Polysaccharide-based plasma volume expanders (PVEs), including hydroxyethyl starch (HES) and dextran, have clinical utility for the treatment of hypovolemia and hemorrhage. The World Anti-Doping Agency includes these compounds on its Prohibited List due to the abuse potential by athletes seeking to prevent dehydration or conceal blood doping. Urinary screening options for PVEs include colorimetric microtiter plate assay and mass proteomics-based methods, with liquid chromatography–mass spectrometry (LC-MS) emerging as the first choice for doping control protocols because of its suitability for detecting polar and high molecular weight compounds. Recently, Esposito et al. used a dilute-and-shoot method to compare urinary excretion profiles of HES and dextran using full-scan LC-MS with in-source fragmentation (isCID) and without (FSMS).1
The team acquired excreted urine samples from patients who received Volulyte (HES, 500 mL) or Rheomacrodex (dextran, 500 mL). They adapted a previously reported method2 for the hydrolytic extraction of HES and dextran oligomers before performing LC-MS using an Accela LC system coupled to a Q Exactive hybrid quadrupole-Orbitrap mass spectrometer (both Thermo Scientific). For method validation, the researchers spiked ten blank urine samples with HES and dextran over a concentration range of 10 to 1,000 µg · mL−1 and constructed calibration curves. They also analyzed samples containing common doping agents to establish selectivity, along with diabetic samples to evaluate endogenous oligosaccharide excretion.
The researchers reported a large number of metabolites in the excreted urine samples, with a wide distribution of diagnostic ions across the scan range. For each compound, the team selected three high-abundance ions detectable in both FSMS and isCID modes that were representative of a range of m/z values. For HES, the ions selected were [Glu2HE1-H2O+H]+, which was detectable up to 72 hours post-administration in both modes, [Glu5HE3-H2O+H]+, which was detectable up to 24 hours post-administration in isCID mode, and [Glu9HE4-H2O+H]+, which was only detectable up to 6 hours post-administration. The dextran ions [Glu3-H2O+H]+, [Glu6+Na]+ and [Glu10+Na]+ were all detectable up to 24 hours post-administration with FSMS and up to 48 hours post-administration in isCID mode.
During method validation, both HES and dextran were undetectable without isCID due to their relatively high molecular weights (130 kDa and 40 kDa, respectively). For this reason, the researchers partially hydrolyzed both compounds to produce samples suitable for injection into the mass spectrometer. For sensitivity measurements, they selected the HES ion [Glu2HE1-H20+H]+ and reported a low limit of detection (LOD) of 10 µg · mL−1 in isCID mode, which is consistent with previously reported data. By comparison, the lowest LOD for the same ion in FSMS mode was 500 µg · mL−1. The team reported an insignificant matrix effect (with slight tendency toward ion enhancement) for HES and no interference in blank samples or samples containing either diabetic urine or urine positive for other doping agents, rendering the method selective.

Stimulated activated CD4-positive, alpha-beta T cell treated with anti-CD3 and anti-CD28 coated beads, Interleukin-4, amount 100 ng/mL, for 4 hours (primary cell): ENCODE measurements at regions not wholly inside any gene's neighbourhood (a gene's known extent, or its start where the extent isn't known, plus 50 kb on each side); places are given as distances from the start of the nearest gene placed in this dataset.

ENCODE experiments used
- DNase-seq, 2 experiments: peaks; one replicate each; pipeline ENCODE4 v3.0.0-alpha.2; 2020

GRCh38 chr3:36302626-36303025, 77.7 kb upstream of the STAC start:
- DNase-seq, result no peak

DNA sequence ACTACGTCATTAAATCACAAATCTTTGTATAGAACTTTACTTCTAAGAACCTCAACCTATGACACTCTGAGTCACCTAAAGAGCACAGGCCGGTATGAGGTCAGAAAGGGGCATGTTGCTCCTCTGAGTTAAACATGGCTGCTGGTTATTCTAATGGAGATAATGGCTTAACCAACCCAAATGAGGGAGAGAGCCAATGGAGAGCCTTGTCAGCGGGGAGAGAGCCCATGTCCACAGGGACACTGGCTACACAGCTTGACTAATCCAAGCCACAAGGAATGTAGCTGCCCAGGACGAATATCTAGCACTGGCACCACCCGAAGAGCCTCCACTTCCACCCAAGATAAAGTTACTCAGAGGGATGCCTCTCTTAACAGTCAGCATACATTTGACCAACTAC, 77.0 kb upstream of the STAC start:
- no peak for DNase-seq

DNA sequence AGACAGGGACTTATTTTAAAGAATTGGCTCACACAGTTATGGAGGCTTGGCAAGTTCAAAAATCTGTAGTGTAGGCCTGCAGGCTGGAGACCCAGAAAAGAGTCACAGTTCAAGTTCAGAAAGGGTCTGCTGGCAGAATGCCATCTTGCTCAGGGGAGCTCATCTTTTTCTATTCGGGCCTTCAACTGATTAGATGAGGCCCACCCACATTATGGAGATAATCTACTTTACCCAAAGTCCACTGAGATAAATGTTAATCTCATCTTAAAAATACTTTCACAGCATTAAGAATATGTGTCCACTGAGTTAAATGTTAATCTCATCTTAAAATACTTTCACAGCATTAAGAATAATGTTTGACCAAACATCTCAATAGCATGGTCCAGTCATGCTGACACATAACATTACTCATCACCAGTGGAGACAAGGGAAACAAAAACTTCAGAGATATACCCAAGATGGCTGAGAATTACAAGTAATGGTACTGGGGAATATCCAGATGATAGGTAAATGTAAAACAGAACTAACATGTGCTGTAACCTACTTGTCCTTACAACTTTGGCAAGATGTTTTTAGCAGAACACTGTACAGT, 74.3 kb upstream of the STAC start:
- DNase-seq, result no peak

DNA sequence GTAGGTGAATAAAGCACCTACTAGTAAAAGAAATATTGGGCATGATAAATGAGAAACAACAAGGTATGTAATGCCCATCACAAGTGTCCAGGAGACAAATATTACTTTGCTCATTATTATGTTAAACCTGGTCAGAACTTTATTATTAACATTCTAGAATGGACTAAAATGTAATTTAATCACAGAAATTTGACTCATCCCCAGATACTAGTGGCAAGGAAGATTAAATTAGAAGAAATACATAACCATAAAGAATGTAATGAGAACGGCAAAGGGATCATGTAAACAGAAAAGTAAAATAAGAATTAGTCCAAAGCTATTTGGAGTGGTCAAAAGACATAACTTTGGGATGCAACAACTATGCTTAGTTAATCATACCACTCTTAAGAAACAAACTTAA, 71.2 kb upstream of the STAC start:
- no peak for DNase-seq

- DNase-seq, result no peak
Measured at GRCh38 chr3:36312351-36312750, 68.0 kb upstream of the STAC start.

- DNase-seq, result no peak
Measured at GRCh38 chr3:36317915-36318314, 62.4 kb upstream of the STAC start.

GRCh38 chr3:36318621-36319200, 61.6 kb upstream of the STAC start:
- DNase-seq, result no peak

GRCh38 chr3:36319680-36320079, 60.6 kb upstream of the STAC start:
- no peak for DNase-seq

Selectivity proved more complicated for dextran due to the potential for false positives from endogenous oligosaccharides. The team confirmed the previously reported 500 µg · mL−1 detection threshold for isCID screening,3 which they deemed reliable for distinguishing between natural excretion and recent (<12 hours) dextran ingestion. An LOD threshold for FSMS mode was not defined. The team reported ion suppression of 40% and no interference in samples containing urine positive for other doping agents. However, they noted high oligosaccharide concentrations in diabetic urine screened in both modes; in such cases, the researchers recommend retrospective, post-targeted analysis with multiple diagnostic ions to confirm suspected dextran ingestion.
In comparing the urinary excretion profiles of these two compounds, Esposito et al. report on the first application of Orbitrap-based technology for the detection of polysaccharide-based PVEs. They note that the full-scan platform offers clinicians the option to pre-confirm the presence of HES or dextran in suspicious samples by monitoring metabolites and diagnostic ions.
1. Esposito, S., et al. (2014, June) “Investigation of urinary excretion of hydroxyethyl starch and dextran by UHPLC-HRMS in different acquisition modes,” Biology of Sport, 31(2) (pp. 95–104), doi: 10.5604/20831862.1096045.
2. Gallego, R.G., and Segura, J. (2004) “Rapid screening of plasma volume expanders in urine using matrix-assisted laser desorption/ ionisation time-of-flight mass spectrometry,” Rapid Communications in Mass Spectrometry, 18 (pp. 1324–30).
3. Guddat, S., et al. (2008) “Rapid screening of polysaccharide-based plasma volume expanders dextran and hydroxyethy starch in human urine by liquid chromatography-tandem mass spectrometry,” Biomedical Chromatography, 22 (pp. 695–701).
Post Author: Melissa J. Mayer. Melissa is a freelance writer who specializes in science journalism. She possesses passion for and experience in the fields of proteomics, cellular/molecular biology, microbiology, biochemistry, and immunology. Melissa is also bilingual (Spanish) and holds a teaching certificate with a biology endorsement.